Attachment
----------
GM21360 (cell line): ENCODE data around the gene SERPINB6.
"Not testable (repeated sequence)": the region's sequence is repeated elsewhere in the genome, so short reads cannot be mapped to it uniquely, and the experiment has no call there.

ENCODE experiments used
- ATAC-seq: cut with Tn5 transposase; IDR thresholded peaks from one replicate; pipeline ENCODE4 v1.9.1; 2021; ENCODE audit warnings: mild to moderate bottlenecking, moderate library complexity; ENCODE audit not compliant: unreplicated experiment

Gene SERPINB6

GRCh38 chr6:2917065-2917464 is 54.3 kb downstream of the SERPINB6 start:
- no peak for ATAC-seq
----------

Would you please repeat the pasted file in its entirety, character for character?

GM21360 (cell line): ENCODE data around the gene SERPINB6.
"Not testable (repeated sequence)": the region's sequence is repeated elsewhere in the genome, so short reads cannot be mapped to it uniquely, and the experiment has no call there.

ENCODE experiments used
- ATAC-seq: cut with Tn5 transposase; IDR thresholded peaks from one replicate; pipeline ENCODE4 v1.9.1; 2021; ENCODE audit warnings: mild to moderate bottlenecking, moderate library complexity; ENCODE audit not compliant: unreplicated experiment

Gene SERPINB6

GRCh38 chr6:2917065-2917464 is 54.3 kb downstream of the SERPINB6 start:
- no peak for ATAC-seq